The UK has the second biggest tides in the world after Canada. Tides are created by the gravitational pull of the Moon and Sun on the planet. As this is more predictable than wind and solar, tidal power is a very reliable power source.
Scottish Government’s, Draft Energy Strategy and Just Transition Plan, 2023 states: “Scotland is the most advanced hub in Europe for the development and deployment of marine energy technologies. Scottish tidal stream energy developers including Simec Atlantis Energy, Orbital Marine Power and Nova Innovation have delivered pioneering projects in Scotland which showcase Scotland’s innovation strength and supply chain capabilities while demonstrating the reliability of tidal energy and taking this proven technology to the cusp of commercialisation.”
Two of the more common systems for capturing energy from tides are:
Tidal Stream generators: use the kinetic energy in moving water to power turbines. With ongoing developments in the technology this system has become more popular as the cost drop and has a lower ecological impact than other tidal options.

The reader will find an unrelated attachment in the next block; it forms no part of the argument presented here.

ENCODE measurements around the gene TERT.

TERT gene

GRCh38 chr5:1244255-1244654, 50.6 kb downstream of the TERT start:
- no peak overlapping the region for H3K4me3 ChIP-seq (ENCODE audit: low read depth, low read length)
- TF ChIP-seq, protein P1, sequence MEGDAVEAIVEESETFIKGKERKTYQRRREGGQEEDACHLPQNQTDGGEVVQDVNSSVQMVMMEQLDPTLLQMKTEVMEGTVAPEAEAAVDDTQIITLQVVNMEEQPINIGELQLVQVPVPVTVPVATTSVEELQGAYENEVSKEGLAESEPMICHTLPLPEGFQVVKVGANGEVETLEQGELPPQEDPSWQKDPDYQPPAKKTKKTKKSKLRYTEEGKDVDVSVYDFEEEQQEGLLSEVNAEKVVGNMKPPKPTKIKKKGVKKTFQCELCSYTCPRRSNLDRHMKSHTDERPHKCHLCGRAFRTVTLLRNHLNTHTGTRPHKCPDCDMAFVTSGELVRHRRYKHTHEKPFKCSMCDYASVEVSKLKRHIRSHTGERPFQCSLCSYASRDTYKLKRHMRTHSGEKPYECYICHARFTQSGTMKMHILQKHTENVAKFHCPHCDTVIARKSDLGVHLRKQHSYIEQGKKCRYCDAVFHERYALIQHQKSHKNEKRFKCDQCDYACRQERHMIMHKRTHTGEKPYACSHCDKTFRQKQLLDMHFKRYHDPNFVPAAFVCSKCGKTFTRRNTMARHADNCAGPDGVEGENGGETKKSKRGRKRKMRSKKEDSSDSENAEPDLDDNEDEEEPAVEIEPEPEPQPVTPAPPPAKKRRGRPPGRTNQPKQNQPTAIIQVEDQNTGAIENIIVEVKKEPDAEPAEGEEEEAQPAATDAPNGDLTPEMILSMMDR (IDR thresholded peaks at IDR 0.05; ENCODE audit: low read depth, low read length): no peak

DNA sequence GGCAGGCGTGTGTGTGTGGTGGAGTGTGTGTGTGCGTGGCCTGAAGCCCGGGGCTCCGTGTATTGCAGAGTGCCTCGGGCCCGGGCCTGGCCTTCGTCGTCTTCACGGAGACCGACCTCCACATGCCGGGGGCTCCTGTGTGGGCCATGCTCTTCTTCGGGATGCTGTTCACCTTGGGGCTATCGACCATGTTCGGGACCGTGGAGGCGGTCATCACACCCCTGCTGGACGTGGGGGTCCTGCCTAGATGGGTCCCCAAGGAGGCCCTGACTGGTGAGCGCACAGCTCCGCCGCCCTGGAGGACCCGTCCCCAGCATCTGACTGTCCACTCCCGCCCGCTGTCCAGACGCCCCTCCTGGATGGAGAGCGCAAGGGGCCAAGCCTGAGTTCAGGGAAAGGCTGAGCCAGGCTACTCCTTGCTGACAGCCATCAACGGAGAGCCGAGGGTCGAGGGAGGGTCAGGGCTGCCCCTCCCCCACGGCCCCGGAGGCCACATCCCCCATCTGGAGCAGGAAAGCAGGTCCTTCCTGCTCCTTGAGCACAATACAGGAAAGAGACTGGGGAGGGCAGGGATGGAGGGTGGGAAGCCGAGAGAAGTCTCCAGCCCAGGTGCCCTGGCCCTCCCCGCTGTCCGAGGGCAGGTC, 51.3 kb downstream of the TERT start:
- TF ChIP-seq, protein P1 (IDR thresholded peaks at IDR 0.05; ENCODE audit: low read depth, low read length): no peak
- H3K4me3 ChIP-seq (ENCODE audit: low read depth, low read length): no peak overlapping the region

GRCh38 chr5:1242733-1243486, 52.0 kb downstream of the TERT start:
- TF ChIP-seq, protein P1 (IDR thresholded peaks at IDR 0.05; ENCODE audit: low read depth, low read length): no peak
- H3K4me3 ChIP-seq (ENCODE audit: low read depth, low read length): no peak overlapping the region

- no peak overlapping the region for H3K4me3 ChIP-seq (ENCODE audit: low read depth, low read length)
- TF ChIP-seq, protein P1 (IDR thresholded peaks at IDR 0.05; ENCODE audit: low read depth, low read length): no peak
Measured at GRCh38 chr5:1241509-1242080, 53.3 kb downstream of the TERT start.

Tidal barrage: are very similar to dams which cover the width of an estuary to capture the energy created from high and low tide heights (head) through the moving water.
Due to advancements in technology, tidal energy could generate cheaper power than other more well-known systems such as Nuclear Reactors. Hinkley Point C nuclear reactor for example has cost £25bn to build so far, were as the proposed West Somerset Tidal Range, Bristol Channel would be £10bn. Another important factor to consider is a nuclear reactor lasts 60 years while tidal facilities can last 120 years and have no radioactive waste to be managed on decommissioning.
However there still needs to be more research and development into the long-term issues of adding tidal barriers to costal locations where it can have a negative impact on natural habitats and water quality plus some of the better sites for tidal power generation are in location where there is low demand for electricity. Tidal cycles also do not always align with peak power consumption times.
Using renewable energy such as tidal will help reduce the countries dependency on fossil fuels if implemented with other renewable energy developments, to reduce the overall greenhouse gas emissions.
This section provides examples of a research, teaching or innovation taking place at Robert Gordon University and/or The National Subsea Centre, Aberdeen related to this topic.
Pressure differential wave energy device using the RGU wave tank testing facility and CFD modelling to design and optimise the performance of an innovative pressure differential wave energy device. The proposed design can also be used within offshore wind farm or attached to oil platform to supply renewable energy to oil platform.